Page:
“Bite-Size Bits of Local, National, and Global History”
“Bite-Size Bits of Local, National, and Global History”
Richmond, Virginia — The American South (Mid-Atlantic)

Pumps and Parties

Pumps and Parties Marker image. Click for full size.
Photographed By Devry Becker Jones, May 11, 2019
1. Pumps and Parties Marker
This sturdy granite Pump House looks like a church on the outside and a castle on the inside. It was designed by City Engineer and Civil War Veteran Colonel W. Cutshaw. The long vertical lines and sharply arched "lancet" windows show that it is of the Gothic Revival style. (Old City Hall in downtown Richmond is another of this imposing design.)

Note how the lines draw your eyes upward to evoke a feeling of airiness. This form originates in medieval Europe and was intended to shift the viewer's attention to the heavens.

The first floor housed the pumps. They were driven by the force of the water falling from the upper canal, through water wheels and later turbines, to the lower canal in front of you.

Straight ahead, obscured by vegetation, are three [unreadable] at the base of the building. Water exited through the openings after driving the pumps.

The second floor was an open air gathering space for dances and concerts. Windows were added around 1900 to control the impact of weather, but have been removed on this side to reveal the
Pumps and Parties Marker image. Click for full size.
Photographed By Devry Becker Jones, May 11, 2019
2. Pumps and Parties Marker
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original design. In 1905 the building was extended to the left to house a boiler and generators for the experimental use of electric pumps.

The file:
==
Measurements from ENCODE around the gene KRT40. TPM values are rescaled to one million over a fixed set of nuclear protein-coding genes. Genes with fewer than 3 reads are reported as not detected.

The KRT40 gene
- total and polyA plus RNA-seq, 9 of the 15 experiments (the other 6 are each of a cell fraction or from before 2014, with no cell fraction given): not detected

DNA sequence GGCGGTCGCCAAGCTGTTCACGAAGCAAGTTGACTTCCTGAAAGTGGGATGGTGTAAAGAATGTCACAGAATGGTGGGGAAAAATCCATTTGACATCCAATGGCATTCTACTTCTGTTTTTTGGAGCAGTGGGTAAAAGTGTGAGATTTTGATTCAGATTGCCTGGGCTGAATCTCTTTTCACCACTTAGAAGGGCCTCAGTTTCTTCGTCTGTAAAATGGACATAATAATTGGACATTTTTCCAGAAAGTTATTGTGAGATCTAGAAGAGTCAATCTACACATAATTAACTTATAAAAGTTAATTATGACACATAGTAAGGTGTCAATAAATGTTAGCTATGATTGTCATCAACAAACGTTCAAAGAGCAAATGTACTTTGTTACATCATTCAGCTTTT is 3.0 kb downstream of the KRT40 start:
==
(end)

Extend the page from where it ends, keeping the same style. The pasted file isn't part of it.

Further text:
Imagine arriving by canal boat on a mild summer evening in the 1890's and dancing at a fancy dress ball with the sound of water rushing below you. It is the long-term park plan to restore this activity.

The Pump House was replaced in August 1924 by the flat-roofed stucco building to the right, which uses electric pumps and still provides drinking water for the city. The long white building further to the right, built in 1881, houses the old Worthington steam pumps that once pushed water up to the reservoir when the canal was low or frozen.
Erected by Friends of the James River Park System.
Topics. This historical marker is listed in these topic lists: ArchitectureArts, Letters, MusicEntertainmentWaterways & Vessels. A significant historical month for this entry is August 1924.
Location. 37° 32.191′ N, 77° 29.182′ W. Marker has been reported damaged. Marker is in Richmond, Virginia. Marker can be reached from Pump House Drive west of Park Drive (Virginia Route 161), on the left when traveling west. Touch for map. Marker is at or near this postal address: 1600 Pump House Drive, Richmond VA 23225, United States of America. Touch for directions.
Other nearby markers. At least 8 other markers are within walking distance of this location
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. Mule-Fueled Waterway (within shouting distance of this marker); Byrd Park Pump House (within shouting distance of this marker); Breaking Stones with Feathers (within shouting distance of this marker); Richmond at the Falls (about 300 feet away, measured in a direct line); Water Water Everywhere (about 700 feet away); River & Canal (approx. 0.3 miles away); The Carillon (approx. half a mile away); Maymont, Gilded Age Estate (approx. half a mile away). Touch for a list and map of all markers in Richmond.
Credits. This page was last revised on April 29, 2021. It was originally submitted on May 11, 2019, by Devry Becker Jones of Washington, District of Columbia. This page has been viewed 152 times since then and 25 times this year. Photos:   1, 2. submitted on May 11, 2019, by Devry Becker Jones of Washington, District of Columbia.

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May. 21, 2022